"Stock Plunge Isn't a Great Recession Predictor," Sudeep Reddy, Wall Street Journal, August 9, 2011
As traders everywhere seemed to be hitting the "sell" button lately, one important group was taking the other side: corporate insiders. Research firm InsiderScore reported Tuesday a "dramatic acceleration in insider buying" over the past few days. It noted the volume of insider buys hasn't been so high since the market's March 2009 bottom.
Some of the companies whose executives scooped up shares over the past week include manufacturer Mueller Industries, energy firm EXCO Resources and software company VMWare. The buying suggests that more than a few insiders aren't so worried about a double-dip recession clipping corporate profits.
"Overheard: Insiders Buy The Dip," Heard On The Street Column, Wall Street Journal, August 9, 2011
"We're still in a place of extreme fear and emotional trading," said Ron Florance, managing director of investing strategy and asset allocation for Wells Fargo Private Bank. "We're not even close to where fundamentals and valuations are driving market performance."
"U.S. Stocks Gyrate In Post-Fed Chaos," Steve Russolillo, Wall Street Journal, August 9, 2011
Billionaire investor Wilbur Ross said he's buying assets as the losses in global markets are being driven by fear rather than economic reality.
"Has the world really gotten 10, 12, 15 percent worse in the last 48 hours? I don't think so," Ross, who leads WL Ross & Co., said in an interview with Bloomberg Television. "Buying stocks at today's prices over a couple of years' time period will prove to be a uniquely rewarding experience."
"Stocks Soar Most in Two Years," Michael P. Reagan & Rita Nazareth, Bloomberg.com, August 9, 2011
This isn't the 1970s, when P/E ratios were low but inflation and interest rates were high. Investors are worried about different problems: a weakening domestic economy, Europe's debt mess, political dysfunction in Washington and a massive and seemingly intractable federal budget deficit. Yet American corporations rarely have been in better shape, with generally robust profits and balance sheets flush with more than $1 trillion in cash.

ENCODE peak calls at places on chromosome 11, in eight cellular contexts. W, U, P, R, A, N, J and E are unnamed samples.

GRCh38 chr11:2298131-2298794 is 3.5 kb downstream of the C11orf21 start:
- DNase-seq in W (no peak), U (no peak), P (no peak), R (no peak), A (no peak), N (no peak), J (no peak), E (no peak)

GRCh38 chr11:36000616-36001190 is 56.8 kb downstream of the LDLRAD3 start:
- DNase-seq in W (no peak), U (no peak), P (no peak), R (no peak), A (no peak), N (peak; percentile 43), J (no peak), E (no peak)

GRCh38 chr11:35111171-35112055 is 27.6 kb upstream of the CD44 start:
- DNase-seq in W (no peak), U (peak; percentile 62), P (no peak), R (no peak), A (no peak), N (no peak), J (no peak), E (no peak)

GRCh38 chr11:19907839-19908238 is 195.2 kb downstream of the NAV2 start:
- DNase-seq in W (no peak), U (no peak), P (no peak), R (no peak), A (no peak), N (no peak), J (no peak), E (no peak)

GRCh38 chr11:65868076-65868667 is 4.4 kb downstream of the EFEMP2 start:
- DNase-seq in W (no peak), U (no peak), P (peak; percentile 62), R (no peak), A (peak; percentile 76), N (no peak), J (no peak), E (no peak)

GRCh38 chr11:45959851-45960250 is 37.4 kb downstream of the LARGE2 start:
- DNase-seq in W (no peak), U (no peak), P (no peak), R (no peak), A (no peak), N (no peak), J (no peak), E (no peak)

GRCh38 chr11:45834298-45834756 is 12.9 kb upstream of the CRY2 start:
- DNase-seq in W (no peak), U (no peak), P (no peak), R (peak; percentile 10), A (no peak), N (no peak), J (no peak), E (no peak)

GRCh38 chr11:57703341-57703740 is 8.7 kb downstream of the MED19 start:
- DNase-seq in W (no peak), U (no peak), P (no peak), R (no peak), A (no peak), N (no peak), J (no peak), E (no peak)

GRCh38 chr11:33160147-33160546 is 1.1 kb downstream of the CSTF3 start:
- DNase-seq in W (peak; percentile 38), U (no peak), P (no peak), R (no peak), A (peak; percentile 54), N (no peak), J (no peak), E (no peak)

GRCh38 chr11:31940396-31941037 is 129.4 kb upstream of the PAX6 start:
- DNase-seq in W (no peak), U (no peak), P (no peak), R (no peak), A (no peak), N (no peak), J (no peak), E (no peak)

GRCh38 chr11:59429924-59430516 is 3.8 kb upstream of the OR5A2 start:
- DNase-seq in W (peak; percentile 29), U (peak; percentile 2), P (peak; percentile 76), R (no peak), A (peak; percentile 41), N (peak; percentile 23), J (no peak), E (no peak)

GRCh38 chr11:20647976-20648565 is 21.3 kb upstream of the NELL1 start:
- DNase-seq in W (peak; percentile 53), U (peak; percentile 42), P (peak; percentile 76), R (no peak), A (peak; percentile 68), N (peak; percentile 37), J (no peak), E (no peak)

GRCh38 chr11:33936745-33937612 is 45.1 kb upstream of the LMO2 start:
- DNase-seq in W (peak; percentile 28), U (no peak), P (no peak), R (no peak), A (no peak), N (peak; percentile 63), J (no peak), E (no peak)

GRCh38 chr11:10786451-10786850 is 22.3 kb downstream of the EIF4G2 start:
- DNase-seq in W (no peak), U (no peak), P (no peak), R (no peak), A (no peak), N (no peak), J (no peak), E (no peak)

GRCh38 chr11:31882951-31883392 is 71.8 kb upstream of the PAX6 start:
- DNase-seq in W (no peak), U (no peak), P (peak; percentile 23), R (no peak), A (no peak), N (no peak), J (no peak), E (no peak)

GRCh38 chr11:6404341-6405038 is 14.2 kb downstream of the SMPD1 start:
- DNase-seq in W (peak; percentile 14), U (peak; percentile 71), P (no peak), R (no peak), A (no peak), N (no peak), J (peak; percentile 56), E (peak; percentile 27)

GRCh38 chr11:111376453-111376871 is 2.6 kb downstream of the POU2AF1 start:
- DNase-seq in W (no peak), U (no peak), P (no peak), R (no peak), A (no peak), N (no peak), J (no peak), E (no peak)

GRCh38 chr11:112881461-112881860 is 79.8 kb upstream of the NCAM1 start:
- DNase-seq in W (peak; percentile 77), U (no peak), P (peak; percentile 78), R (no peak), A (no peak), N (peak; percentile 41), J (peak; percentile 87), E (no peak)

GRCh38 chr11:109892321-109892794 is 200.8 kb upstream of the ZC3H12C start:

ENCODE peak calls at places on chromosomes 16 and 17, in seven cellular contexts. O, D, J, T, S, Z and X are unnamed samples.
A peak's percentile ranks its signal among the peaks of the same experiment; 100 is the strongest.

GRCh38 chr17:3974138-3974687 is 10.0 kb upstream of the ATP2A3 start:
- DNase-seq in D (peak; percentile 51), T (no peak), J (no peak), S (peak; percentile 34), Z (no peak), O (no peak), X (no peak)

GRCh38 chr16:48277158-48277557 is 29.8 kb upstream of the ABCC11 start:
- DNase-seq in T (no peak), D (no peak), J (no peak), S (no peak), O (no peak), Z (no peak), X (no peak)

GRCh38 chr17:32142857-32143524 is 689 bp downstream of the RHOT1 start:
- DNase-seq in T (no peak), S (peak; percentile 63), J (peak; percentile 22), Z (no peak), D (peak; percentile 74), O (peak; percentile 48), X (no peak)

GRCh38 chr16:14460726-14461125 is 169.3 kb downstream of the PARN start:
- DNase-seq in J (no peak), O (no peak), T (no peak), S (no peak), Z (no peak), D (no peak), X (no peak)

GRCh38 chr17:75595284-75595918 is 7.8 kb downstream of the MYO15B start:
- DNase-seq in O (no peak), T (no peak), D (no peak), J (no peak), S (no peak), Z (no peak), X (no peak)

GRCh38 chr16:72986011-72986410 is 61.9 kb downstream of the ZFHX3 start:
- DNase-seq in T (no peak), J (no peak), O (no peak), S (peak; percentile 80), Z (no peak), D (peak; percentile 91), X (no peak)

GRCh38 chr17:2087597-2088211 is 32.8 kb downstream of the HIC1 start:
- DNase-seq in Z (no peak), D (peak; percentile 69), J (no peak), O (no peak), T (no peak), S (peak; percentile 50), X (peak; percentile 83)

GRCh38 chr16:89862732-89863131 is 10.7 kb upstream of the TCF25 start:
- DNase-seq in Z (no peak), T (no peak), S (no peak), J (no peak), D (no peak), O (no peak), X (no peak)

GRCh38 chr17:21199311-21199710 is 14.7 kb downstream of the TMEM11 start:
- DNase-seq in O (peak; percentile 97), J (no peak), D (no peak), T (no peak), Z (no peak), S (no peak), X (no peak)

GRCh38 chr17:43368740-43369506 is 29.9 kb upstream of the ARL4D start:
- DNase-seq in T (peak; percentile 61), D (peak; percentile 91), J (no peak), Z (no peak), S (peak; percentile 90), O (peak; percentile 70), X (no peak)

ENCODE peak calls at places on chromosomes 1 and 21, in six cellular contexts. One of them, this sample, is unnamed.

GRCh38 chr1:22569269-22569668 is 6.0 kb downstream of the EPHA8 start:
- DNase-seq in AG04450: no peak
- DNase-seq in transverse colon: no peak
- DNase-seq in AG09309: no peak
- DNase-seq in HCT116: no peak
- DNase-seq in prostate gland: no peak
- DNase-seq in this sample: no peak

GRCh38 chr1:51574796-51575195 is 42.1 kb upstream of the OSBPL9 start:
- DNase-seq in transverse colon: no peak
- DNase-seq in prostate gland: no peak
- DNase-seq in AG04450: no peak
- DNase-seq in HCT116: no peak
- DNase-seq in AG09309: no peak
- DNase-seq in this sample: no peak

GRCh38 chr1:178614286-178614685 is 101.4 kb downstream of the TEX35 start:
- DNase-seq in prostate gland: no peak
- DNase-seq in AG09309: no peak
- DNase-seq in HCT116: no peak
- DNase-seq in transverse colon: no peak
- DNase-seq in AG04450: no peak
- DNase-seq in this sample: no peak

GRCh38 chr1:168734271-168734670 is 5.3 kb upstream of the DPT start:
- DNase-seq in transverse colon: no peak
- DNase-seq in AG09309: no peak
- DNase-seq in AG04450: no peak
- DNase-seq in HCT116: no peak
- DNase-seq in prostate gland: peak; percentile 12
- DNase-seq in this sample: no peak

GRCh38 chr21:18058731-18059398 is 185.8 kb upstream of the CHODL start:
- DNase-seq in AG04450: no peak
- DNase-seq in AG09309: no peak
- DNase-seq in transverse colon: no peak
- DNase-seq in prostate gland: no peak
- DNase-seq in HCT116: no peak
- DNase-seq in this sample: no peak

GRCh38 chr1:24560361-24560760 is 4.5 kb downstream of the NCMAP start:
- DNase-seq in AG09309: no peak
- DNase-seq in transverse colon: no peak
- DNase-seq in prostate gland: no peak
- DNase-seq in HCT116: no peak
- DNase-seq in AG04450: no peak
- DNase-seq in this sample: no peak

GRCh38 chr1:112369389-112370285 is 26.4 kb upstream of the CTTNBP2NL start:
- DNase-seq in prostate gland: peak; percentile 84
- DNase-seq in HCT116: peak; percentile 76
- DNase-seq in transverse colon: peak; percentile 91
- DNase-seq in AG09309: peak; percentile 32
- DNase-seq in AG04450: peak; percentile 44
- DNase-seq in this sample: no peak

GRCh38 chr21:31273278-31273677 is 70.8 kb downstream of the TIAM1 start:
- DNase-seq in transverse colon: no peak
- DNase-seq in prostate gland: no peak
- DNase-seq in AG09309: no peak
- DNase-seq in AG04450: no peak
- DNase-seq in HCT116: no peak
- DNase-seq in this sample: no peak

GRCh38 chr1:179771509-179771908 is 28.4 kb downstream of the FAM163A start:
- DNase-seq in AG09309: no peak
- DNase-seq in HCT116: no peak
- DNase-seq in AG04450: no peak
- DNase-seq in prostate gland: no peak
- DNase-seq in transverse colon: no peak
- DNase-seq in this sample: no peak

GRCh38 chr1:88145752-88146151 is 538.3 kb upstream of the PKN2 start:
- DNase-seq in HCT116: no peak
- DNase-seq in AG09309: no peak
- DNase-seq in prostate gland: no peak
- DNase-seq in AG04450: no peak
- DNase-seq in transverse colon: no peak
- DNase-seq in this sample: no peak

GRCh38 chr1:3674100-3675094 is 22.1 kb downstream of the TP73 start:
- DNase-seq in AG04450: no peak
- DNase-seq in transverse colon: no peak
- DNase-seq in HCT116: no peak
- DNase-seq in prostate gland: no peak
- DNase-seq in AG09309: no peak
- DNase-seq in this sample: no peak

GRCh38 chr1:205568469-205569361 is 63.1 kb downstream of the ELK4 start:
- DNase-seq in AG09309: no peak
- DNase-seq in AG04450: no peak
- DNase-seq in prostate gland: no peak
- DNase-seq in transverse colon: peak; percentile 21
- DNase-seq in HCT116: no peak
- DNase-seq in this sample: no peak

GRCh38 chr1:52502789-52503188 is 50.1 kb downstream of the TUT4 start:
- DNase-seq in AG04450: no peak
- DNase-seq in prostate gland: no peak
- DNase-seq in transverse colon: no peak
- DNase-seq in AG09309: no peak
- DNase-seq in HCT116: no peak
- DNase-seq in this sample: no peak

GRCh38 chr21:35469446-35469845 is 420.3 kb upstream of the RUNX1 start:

"Attention Shoppers: It's Time To Buy," Andrew Bary, Barrons.com, August 6, 2011
Stocks have tumbled 15% during the last month, and are down almost 20% from the year's highest level reached in April. The losses suffered during two of the last four trading sessions have been the worst since the 2008 financial crisis.
Following that slide, stocks are trading at a deep discount -- about 12 times forward earnings.
Not only is that compelling on a historical basis, but it's also at a time when companies are delivering strong earnings and have a record amount of cash on their balance sheets.
"Stocks at 'Fire Sale' Prices After Bloodbath," Hibah Yousuf, CNNmoney.com, August 9, 2011
The U.S. "deserves a AAAA rating. Financial markets create their own dynamics, but I do not think that we are facing a new recession."
Warren Buffett in Bloomberg TV interview, August 8, 2011
The very fear that the United States economy is heading into a double-dip recession may well serve to keep us out of it. As prospects for economic growth have dimmed, prices of a number of commodities have fallen. While ostensibly a sign of economic bearishness, these declines can also be interpreted as a good omen, for they lower the costs of production for business, as well as the cost of living for consumers.
For example, the price of oil has plunged from its recent high of nearly $115 a barrel in April to just over $80 at the close on Monday. This is a drop of more than 30% in less than four months. As a result, drivers can look forward to sharply lower gasoline prices over the next few weeks. This will put needed buying power in their pockets, just as the back-to-school shopping season shifts into high gear. This is clearly good news for the nation's merchants.
"Fear of a Recession May Help Avoid It," Irwin Kellner, CBSMarketwatch.com, August 9, 2011